Last night, I had the honor of breaking my fast with a leading contemporary muhaddith, the Syrian scholar Salah al-Din al-Idlibi. At the time, I did not know his stature as a modern scholar of hadith, but left the evening truly impressed with his demeanor, impressive command of the sources and the objective tone to which he answered the numerous questions which were directed to him by his dinner companions. One of them was a recent convert who had a host of obscure questions related to theology and hadith, all of which he handled with extreme adeptness. One of the questions we discussed was the age of al-Sayyida Khadija when she married the Prophet (S). In a manner that I can only describe as iconoclastic, he explained why he thought it was extremely implausible that she was 40 when the Prophet (S) married her. He pointed out this report was based on a poorly-documented report (da’if), and that there were other reports that put her age in the much more plausible range of the mid-20’s which would have made her about the same age as the Prophet (S) at the time of their marriage. He justified his view based on the implausibility of a woman bearing six children, born separately, after the age of 40. This discussion offered me the opportunity to raise the problem of age generally for the first generation of Muslims, especially since the Arabs before Islam did not have a regular calendar, and the question of Aisha’s age. I mentioned that there was a hadith in Sahih Muslim which stated that she participated in the Battle of Uhud by tending to the wounded and bringing water to the soldiers. I said it seemed implausible that a girl of 10 could be doing these things, especially since we know that the Prophet (S) prohibited ‘Abdallah b. ‘Umar from participating in that battle, even though he was a teenager at the time. In any case, he mentioned to me that he had written a short essay on the question of ‘Aisha’s age and that he would send it to me in due course.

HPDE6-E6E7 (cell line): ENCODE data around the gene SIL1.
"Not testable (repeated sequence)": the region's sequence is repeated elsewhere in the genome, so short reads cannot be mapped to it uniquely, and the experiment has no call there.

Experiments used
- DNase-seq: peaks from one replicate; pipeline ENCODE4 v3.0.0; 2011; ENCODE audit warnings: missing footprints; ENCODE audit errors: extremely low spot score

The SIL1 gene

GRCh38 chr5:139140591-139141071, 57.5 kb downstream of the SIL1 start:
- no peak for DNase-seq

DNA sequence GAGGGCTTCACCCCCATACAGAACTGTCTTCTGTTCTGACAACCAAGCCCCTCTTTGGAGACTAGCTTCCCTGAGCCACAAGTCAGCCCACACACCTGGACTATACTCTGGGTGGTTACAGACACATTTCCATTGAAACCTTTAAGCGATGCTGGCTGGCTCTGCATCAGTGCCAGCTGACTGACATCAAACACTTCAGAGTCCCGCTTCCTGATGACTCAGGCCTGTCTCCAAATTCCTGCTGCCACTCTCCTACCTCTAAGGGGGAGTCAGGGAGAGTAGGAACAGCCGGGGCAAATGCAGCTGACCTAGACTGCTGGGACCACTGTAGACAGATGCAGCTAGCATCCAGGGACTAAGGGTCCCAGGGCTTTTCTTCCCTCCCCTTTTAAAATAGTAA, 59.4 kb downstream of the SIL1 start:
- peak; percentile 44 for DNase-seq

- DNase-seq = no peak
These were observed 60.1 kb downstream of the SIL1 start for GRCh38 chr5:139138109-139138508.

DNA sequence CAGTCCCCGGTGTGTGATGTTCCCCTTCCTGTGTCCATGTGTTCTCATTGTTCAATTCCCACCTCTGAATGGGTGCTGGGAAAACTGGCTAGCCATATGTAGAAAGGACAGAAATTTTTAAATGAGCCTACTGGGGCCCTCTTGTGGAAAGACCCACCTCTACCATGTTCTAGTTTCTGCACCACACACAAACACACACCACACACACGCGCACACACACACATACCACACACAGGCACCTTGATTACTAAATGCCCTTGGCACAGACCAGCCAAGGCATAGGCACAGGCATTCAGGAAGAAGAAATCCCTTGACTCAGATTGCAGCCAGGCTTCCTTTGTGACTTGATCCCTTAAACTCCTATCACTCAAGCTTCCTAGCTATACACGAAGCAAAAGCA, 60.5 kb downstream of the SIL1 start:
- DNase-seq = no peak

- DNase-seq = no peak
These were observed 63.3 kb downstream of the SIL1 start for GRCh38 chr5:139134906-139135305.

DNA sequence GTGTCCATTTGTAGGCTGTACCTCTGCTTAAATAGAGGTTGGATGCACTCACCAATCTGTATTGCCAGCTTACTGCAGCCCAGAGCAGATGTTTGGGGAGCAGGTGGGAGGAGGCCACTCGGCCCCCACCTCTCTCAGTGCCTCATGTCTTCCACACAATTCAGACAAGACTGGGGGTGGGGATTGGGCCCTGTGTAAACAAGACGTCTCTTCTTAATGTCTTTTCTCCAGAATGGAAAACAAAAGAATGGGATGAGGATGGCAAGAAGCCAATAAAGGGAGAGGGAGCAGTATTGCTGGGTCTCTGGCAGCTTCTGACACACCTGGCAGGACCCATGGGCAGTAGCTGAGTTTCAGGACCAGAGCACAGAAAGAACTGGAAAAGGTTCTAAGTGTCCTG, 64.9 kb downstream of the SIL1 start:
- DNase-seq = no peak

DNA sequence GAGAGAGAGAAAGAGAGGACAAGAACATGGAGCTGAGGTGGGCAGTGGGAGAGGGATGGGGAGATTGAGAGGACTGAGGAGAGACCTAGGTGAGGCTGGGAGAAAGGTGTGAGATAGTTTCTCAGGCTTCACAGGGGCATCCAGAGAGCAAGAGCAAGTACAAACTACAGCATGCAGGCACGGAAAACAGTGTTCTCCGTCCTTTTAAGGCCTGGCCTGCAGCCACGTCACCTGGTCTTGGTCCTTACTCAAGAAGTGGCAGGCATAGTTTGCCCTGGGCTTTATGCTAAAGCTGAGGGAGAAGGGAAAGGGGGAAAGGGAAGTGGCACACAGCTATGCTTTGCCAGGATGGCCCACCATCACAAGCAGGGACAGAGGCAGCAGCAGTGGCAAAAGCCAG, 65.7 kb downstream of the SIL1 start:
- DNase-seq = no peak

When I woke up this morning, I found that he had sent me, as promised, the short essay he had written on the issue. In it he concludes that based on all available historical reports, ‘Aisha was fourteen at the time her marriage was contracted to the Prophet (S) and that she did not begin her married life until she was eighteen. He concludes that the narration in Bukhari and Muslim in which she reports that her marriage was contracted at the age of six and the she entered the Prophet’s (S) house at 9 is in all probability a mistake (wahm) in transmission, perhaps from Aisha herself if she reported it in her old age. I found the analysis very considered and persuasive. For those interested, here is a link to the essay, which I reproduce with his gracious permission.